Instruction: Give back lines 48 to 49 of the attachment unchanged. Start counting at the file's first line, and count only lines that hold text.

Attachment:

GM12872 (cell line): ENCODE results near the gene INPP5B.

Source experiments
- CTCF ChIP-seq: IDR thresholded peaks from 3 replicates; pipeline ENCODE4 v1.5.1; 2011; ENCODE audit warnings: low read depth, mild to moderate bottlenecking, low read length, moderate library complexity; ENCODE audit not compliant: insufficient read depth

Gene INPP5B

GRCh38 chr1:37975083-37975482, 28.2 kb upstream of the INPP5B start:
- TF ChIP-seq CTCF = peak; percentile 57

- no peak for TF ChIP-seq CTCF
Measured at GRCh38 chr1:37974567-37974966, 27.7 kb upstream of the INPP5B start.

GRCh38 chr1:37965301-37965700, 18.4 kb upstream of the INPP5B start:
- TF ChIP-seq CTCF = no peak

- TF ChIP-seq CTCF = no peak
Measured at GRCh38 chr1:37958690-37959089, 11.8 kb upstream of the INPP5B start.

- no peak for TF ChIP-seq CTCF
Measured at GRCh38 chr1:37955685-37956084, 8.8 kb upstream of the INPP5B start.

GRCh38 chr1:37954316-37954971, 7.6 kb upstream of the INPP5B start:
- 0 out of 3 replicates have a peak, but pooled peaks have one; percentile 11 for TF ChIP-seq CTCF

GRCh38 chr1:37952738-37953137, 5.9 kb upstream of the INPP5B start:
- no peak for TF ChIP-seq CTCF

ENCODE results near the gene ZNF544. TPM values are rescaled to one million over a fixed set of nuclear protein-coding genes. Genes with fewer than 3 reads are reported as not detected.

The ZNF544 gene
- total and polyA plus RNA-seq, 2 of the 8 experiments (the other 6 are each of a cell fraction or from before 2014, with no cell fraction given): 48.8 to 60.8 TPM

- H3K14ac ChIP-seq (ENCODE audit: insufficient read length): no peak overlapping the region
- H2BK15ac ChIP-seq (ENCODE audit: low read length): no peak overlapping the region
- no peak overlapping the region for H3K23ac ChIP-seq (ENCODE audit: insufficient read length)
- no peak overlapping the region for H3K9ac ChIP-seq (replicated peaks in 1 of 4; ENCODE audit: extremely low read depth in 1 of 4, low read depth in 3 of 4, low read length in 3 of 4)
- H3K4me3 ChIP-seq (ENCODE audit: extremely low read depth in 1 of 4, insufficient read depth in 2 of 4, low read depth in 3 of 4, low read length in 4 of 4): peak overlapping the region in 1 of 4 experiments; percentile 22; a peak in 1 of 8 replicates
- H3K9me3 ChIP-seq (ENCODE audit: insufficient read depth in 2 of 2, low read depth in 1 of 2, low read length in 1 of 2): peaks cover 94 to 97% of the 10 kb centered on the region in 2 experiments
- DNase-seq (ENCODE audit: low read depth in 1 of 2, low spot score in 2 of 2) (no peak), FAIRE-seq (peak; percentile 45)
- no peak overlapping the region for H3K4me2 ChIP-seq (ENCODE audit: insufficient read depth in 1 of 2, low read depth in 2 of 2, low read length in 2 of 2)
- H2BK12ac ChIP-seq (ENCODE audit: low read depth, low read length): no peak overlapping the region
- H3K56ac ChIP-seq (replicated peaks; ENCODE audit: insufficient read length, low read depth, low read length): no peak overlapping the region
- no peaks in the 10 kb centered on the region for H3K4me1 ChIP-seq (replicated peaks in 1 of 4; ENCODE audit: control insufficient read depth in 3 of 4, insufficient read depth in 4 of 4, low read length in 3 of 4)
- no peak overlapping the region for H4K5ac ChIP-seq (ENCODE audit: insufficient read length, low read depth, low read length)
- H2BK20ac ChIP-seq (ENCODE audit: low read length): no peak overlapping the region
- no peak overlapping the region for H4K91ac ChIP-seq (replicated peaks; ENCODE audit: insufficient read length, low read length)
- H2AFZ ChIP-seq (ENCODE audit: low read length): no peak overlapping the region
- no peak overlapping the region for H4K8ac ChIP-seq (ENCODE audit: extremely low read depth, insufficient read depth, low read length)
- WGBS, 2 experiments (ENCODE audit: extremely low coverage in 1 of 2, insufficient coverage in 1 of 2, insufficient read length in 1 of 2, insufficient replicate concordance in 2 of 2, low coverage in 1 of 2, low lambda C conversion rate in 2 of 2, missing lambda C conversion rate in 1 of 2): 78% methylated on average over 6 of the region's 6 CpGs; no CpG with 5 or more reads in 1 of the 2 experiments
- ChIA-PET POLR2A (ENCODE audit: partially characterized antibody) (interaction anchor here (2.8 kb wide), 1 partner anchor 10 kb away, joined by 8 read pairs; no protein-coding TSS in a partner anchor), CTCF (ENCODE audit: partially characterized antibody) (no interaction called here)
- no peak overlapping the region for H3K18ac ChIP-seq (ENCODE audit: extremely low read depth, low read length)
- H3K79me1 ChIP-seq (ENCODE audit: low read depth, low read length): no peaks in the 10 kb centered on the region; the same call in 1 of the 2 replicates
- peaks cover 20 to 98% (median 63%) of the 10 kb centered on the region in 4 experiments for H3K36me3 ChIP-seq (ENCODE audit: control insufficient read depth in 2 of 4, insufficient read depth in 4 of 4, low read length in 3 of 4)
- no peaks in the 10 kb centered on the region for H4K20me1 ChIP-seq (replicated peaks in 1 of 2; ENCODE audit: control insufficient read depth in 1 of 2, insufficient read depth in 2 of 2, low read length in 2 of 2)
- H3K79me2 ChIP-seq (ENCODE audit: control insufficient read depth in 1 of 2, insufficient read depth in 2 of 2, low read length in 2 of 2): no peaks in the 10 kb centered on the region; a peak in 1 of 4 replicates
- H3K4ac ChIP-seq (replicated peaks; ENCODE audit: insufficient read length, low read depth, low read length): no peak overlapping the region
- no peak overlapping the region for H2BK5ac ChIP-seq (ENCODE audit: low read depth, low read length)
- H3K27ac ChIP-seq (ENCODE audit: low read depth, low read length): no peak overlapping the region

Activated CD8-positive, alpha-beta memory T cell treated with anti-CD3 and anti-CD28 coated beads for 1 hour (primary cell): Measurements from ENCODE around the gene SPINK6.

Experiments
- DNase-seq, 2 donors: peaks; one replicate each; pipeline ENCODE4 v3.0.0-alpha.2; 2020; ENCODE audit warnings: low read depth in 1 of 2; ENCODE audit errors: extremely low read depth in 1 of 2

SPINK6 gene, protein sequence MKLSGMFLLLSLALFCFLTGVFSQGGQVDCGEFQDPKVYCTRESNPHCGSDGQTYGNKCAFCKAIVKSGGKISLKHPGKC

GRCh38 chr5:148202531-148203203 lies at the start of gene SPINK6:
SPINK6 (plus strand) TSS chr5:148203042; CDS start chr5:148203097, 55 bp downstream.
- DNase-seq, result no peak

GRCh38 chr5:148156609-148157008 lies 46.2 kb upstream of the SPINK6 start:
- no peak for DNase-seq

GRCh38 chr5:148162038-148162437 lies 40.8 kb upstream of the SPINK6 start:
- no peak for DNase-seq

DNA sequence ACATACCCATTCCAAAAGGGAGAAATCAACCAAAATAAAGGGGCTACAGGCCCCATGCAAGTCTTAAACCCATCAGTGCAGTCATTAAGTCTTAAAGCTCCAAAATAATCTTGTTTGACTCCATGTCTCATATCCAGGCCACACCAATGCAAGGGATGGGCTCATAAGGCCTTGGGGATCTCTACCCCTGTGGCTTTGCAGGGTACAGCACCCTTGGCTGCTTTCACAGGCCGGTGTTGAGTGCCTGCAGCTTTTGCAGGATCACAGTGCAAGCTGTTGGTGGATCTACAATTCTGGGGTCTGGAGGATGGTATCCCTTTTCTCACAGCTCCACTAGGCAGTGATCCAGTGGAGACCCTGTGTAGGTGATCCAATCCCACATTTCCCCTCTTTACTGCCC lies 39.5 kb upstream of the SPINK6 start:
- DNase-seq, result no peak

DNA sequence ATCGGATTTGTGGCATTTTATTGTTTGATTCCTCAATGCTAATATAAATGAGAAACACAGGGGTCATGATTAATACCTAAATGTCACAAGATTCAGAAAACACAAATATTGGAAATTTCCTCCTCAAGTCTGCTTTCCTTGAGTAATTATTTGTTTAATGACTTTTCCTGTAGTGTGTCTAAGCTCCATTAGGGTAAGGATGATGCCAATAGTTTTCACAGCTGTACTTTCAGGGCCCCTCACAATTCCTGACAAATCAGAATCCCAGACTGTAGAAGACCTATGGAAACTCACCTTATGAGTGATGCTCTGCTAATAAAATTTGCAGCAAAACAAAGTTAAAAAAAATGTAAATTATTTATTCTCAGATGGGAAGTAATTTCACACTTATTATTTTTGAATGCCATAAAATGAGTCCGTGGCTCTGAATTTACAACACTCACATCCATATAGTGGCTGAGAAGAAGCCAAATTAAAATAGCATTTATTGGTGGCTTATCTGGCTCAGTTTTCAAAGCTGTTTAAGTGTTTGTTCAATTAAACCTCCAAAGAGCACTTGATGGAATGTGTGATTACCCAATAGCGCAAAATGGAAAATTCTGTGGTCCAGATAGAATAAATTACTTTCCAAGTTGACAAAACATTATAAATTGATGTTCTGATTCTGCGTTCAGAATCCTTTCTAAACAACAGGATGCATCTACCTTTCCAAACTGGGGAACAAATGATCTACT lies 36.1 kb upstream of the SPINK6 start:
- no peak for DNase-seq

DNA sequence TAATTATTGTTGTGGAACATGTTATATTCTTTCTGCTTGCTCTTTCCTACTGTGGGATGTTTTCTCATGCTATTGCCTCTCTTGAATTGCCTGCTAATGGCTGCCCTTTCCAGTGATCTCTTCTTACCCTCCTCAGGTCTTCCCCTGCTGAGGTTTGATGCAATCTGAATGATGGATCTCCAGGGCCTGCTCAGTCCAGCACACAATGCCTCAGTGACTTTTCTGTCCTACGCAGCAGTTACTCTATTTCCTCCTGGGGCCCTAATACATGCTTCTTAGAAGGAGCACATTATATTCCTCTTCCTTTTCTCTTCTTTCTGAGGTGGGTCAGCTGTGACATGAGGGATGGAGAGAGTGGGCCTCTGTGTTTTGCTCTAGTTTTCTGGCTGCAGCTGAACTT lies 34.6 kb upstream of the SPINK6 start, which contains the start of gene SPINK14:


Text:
Activated CD8-positive, alpha-beta memory T cell treated with anti-CD3 and anti-CD28 coated beads for 1 hour (primary cell): Measurements from ENCODE around the gene SPINK6.

Experiments